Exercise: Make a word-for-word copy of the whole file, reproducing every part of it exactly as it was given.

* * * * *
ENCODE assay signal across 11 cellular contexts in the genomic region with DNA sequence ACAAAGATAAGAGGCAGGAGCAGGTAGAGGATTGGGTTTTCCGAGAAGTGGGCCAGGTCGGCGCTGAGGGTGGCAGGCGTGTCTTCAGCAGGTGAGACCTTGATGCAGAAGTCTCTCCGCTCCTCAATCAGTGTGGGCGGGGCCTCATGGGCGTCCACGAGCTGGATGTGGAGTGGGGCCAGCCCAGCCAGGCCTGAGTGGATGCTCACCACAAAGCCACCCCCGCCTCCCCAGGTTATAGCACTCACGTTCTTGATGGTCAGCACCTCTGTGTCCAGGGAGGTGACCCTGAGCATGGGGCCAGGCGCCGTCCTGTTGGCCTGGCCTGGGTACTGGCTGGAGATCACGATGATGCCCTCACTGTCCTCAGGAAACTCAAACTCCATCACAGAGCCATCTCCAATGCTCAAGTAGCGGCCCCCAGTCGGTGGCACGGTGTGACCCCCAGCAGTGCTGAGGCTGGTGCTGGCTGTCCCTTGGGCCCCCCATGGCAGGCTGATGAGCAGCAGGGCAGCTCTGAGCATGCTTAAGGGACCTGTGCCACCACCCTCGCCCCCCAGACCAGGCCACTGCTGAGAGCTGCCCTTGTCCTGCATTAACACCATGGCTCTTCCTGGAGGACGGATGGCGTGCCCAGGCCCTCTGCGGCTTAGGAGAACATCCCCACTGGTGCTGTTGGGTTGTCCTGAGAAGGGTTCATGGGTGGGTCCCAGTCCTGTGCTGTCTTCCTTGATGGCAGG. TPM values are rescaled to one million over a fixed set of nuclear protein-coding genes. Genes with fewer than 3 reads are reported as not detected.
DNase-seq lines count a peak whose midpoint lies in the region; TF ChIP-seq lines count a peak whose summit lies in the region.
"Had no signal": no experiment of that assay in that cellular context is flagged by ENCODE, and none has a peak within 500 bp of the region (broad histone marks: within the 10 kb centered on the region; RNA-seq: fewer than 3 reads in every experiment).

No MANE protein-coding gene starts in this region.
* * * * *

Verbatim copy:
ENCODE assay signal across 11 cellular contexts in the genomic region with DNA sequence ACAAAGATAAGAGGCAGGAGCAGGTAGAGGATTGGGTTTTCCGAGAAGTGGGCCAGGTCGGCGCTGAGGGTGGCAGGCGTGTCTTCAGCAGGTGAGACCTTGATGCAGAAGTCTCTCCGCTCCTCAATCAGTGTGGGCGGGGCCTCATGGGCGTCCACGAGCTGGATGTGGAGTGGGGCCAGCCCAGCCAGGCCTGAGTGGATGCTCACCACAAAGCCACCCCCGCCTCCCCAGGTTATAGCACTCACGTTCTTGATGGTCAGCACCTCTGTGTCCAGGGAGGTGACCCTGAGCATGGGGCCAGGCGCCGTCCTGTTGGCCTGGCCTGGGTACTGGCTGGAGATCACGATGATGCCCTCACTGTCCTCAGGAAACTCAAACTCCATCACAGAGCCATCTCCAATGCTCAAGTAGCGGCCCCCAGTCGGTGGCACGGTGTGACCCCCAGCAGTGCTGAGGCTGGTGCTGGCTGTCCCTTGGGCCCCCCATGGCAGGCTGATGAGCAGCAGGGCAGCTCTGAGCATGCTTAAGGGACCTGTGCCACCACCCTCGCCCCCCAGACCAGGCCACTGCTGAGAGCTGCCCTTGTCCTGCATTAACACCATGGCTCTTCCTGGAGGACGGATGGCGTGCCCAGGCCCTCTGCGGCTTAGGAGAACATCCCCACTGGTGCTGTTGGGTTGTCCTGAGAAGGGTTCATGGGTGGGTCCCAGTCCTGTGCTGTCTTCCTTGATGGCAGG. TPM values are rescaled to one million over a fixed set of nuclear protein-coding genes. Genes with fewer than 3 reads are reported as not detected.
DNase-seq lines count a peak whose midpoint lies in the region; TF ChIP-seq lines count a peak whose summit lies in the region.
"Had no signal": no experiment of that assay in that cellular context is flagged by ENCODE, and none has a peak within 500 bp of the region (broad histone marks: within the 10 kb centered on the region; RNA-seq: fewer than 3 reads in every experiment).

No MANE protein-coding gene starts in this region.